There’s been the class divide, the race divide, our mental health challenges. There’s all sorts of differences that could have been barriers but they weren’t. We value difference and we value each other and the external world. My biggest surprise is to find after 32 years there’s still more to find out about each other and there’s still that mutual curiosity.

Hormoz

About 22 years ago I had a major breakdown that changed everything. I was hospitalized three times and finally diagnosed as being bipolar. I had been immensely depressed for a period, then started going the other way. Rob was there by my side all the way through it.

With no experience of bipolar in our families it really was challenging for him and for everyone around us. It was really scary, but I sometimes think it must have been scarier for him and my family, because I became a very different person.
His support really solidified our relationship and was so vital to my recovery. He could have readily decided “this is too much” and he was getting some advice to leave me. The fact that we’ve come so far with this is just brilliant.

When Hormoz was diagnosed with bipolar over twenty years ago it brought them closer; only for Robert to discover he had autism, in January this year

I had major issues with being gay, within myself, and I think that must have been a contributing factor in my breakdown. I was hiding from myself for many years, in many different ways. But really Rob influenced me to be myself. He’d say: “Who cares about who you are, who’s worried about the fact you are gay?” It was a great revelation for me. I was terrified of how people would respond for years.

As painful as it was, so many good things came out of that breakdown. It really stripped away a lot of my inhibitions and led me towards building myself up and look closely at my values, my strengths, my mindset, rather than focusing on other people’s expectations. It’s strengthened our relationship for us and in the eyes of our families and friends.

I lost my mum, who was 90, in December 2020. She’d been in hospital for a while and I expected her to die. But the day before we also had the death of a friend, unexpectedly and we definitely had to support each other. Rob was very close to my mum as I was to his mum. Family has always been very important to us. Our Civil Partnership was on April 29, 2006 (and converted that to a marriage on August 4, 2015). The law had changed in December 2005, so we were early adopters. We thought, let’s do this and have a great party. So we did. It was the best day with all our family and friends.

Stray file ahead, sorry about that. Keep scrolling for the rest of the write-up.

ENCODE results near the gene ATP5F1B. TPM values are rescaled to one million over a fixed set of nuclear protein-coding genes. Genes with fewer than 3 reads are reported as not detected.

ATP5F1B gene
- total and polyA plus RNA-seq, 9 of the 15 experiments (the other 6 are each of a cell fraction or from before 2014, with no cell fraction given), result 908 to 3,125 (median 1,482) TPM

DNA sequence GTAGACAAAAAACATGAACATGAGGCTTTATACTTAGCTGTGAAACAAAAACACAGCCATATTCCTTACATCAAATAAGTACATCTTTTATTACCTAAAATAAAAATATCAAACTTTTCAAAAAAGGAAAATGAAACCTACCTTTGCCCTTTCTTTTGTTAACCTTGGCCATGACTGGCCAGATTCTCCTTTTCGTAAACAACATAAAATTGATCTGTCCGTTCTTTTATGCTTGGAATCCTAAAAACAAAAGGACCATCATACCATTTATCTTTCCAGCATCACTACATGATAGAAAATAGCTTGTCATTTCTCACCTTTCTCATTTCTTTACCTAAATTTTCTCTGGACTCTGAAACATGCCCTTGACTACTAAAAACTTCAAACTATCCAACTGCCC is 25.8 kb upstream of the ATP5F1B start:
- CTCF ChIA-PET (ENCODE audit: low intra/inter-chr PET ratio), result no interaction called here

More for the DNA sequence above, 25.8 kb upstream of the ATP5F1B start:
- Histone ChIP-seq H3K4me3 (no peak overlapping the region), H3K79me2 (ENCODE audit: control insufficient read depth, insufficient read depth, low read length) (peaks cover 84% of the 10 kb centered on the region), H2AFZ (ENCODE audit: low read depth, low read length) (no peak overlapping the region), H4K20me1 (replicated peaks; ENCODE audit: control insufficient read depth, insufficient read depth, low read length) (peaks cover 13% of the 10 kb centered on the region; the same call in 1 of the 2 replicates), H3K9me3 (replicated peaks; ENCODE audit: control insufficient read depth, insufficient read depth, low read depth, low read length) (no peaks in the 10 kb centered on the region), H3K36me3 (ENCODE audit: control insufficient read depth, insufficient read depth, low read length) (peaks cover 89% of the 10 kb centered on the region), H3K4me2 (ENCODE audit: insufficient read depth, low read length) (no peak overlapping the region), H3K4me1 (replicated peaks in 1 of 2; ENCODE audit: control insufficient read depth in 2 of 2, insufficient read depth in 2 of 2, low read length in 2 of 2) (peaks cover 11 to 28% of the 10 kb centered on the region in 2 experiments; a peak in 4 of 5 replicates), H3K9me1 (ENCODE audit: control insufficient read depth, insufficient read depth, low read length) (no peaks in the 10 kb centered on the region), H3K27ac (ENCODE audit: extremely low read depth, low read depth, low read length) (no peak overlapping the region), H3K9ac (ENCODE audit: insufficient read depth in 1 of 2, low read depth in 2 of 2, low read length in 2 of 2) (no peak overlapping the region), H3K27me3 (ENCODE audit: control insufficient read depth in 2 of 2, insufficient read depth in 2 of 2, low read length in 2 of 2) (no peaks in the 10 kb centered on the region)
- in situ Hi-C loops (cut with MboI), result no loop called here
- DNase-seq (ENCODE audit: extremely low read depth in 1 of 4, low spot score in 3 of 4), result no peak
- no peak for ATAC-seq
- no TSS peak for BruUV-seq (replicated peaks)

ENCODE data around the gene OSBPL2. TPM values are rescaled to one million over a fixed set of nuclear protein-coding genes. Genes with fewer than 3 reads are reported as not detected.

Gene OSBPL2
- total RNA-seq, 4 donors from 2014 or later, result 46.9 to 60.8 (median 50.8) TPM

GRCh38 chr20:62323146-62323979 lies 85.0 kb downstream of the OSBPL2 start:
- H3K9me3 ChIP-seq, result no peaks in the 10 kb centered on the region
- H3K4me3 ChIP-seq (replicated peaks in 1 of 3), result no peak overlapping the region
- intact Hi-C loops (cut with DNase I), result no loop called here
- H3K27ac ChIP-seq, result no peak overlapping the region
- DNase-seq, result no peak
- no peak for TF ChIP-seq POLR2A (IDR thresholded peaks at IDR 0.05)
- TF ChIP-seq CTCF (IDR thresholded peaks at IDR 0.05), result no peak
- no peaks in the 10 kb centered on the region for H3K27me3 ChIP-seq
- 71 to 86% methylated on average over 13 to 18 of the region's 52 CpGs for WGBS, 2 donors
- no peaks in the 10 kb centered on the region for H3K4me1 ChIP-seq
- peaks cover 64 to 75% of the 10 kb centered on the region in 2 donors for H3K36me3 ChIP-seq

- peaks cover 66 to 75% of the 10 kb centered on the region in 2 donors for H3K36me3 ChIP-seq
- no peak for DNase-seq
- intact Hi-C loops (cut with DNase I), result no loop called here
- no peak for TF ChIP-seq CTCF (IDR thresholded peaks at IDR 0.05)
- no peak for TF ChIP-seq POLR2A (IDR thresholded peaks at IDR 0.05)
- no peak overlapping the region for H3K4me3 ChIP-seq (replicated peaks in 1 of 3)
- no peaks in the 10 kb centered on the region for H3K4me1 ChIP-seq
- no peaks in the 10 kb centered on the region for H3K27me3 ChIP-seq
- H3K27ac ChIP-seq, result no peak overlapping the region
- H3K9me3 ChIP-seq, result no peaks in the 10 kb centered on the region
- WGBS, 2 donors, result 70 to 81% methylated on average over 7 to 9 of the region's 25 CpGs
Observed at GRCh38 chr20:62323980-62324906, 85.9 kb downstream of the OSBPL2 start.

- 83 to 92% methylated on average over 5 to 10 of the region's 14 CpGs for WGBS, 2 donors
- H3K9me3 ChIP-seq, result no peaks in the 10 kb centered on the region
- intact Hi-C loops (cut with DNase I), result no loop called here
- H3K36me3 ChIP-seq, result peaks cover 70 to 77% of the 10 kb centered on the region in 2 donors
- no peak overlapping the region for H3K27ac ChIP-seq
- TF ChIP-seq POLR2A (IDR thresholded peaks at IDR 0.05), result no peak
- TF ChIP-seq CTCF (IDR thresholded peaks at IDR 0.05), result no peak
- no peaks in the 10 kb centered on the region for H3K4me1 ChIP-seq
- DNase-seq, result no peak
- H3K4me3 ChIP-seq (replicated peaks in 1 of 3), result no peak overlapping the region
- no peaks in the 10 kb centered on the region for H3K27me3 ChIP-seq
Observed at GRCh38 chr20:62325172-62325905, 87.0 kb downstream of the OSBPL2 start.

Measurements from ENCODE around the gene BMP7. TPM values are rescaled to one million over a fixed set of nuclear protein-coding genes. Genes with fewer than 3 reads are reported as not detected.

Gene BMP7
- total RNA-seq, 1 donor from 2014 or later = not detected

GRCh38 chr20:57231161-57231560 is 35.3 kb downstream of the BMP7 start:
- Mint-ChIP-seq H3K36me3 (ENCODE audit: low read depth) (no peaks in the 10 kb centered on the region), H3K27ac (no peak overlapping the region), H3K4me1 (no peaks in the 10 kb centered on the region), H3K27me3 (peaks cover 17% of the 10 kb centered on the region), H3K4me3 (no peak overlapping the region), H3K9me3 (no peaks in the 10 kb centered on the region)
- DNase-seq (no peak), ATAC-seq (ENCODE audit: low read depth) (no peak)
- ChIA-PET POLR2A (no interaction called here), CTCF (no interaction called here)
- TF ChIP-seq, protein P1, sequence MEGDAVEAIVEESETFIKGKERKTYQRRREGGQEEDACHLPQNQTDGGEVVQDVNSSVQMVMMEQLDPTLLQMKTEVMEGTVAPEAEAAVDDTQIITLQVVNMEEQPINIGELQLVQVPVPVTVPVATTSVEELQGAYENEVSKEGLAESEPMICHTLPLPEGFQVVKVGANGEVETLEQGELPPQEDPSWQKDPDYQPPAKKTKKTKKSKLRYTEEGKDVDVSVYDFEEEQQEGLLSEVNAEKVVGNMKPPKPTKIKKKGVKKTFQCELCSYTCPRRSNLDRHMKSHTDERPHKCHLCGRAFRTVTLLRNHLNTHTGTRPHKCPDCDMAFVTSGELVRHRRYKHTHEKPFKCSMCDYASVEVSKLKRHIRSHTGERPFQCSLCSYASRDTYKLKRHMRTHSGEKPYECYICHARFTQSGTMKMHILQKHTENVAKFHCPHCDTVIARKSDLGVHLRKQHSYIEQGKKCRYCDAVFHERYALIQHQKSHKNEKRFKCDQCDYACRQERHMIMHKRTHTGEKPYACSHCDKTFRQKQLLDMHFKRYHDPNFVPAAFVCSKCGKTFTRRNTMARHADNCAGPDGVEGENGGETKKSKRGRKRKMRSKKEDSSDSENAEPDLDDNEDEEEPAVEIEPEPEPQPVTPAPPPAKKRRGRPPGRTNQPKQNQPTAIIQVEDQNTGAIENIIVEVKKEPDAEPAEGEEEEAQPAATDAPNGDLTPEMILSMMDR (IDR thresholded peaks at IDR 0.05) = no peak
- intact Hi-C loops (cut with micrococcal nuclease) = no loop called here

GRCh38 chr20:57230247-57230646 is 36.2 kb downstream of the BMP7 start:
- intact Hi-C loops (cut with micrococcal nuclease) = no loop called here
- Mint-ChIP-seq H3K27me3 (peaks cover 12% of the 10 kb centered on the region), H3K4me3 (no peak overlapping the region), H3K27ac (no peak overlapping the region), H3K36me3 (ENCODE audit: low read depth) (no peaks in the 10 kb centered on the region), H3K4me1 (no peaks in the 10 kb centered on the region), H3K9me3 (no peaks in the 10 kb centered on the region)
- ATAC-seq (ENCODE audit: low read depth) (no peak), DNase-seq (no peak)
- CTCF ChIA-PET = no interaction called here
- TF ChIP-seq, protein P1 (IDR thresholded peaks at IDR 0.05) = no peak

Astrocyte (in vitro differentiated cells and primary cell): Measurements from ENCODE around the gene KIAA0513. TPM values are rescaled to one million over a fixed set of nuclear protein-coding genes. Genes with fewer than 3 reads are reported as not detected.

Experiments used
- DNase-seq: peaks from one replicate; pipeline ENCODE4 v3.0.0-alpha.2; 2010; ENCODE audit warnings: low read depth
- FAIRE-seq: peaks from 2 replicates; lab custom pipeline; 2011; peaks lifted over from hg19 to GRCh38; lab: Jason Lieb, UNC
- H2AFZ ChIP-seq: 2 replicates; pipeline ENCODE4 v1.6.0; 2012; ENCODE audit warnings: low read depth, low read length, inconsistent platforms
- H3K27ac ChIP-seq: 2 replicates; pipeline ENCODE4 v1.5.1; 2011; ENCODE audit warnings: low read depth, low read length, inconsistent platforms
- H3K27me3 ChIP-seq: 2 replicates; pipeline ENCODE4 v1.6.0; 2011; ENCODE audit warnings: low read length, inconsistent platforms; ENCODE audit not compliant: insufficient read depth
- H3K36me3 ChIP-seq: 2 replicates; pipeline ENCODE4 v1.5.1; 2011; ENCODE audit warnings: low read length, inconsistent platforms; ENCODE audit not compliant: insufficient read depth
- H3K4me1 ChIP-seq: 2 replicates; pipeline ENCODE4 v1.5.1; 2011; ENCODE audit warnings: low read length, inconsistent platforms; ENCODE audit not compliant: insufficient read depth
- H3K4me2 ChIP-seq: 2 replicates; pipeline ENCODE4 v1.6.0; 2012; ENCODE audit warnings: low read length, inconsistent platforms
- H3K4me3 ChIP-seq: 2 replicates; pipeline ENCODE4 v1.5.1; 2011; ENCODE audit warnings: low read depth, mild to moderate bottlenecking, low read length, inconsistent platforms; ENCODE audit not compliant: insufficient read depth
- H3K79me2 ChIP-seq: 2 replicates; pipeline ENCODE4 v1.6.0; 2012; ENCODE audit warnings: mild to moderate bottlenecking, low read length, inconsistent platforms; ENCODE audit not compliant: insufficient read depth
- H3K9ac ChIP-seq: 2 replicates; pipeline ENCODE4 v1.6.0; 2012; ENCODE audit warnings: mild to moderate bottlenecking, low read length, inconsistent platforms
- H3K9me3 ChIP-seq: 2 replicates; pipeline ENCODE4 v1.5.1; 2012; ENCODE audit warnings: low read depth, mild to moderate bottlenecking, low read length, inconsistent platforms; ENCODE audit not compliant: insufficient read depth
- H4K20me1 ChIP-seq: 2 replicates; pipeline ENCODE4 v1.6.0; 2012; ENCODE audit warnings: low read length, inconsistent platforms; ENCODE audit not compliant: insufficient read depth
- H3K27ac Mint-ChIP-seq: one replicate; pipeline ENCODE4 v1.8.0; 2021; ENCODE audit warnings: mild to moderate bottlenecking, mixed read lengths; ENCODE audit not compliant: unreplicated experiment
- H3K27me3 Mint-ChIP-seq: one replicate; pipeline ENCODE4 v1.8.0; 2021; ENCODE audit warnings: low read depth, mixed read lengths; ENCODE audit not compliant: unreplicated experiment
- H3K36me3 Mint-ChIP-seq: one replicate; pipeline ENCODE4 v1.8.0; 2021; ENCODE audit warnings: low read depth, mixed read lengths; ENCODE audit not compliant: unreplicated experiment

We’re very different, but we complement each other. The differences don’t get in the way. Obviously, sometimes there can be tension. But we work through that with openness and honesty. Rob’s very good at making me laugh. I’m not a natural comedian. But the lightness we can access together is what you have kept us together for so long. There have been difficult challenging times. But there’s been a lot of happy light periods too. It’s knowing the hard times don’t last forever. That dark cloud will pass and the sun will come out again.

We’re both very into our work. It’s very lucky, especially since my breakdown, that I’m actually doing the work I always wanted to do. I’m an engineer by my degree and now I’m a personal development coach and training facilitator for marginalized people using my own lived experience to help people feel stronger empowered to the things they want to do in live.

Within my work, I have worked with autistic people a fair amount, and so when Rob asked his sister, and then me as to whether we thought he was autistic, we both said, yes. The diagnosis has made so much sense to him and his behaviors. Now that he’s able to explain those to me he has opened up certain conversations that have been extremely useful.

The more we share things the easier it becomes for others to respond. For us it’s being there for each other at all times and understanding. There’s empathy and kindness that is really important to us. That underpins everything – a kindness to each other as well as other people.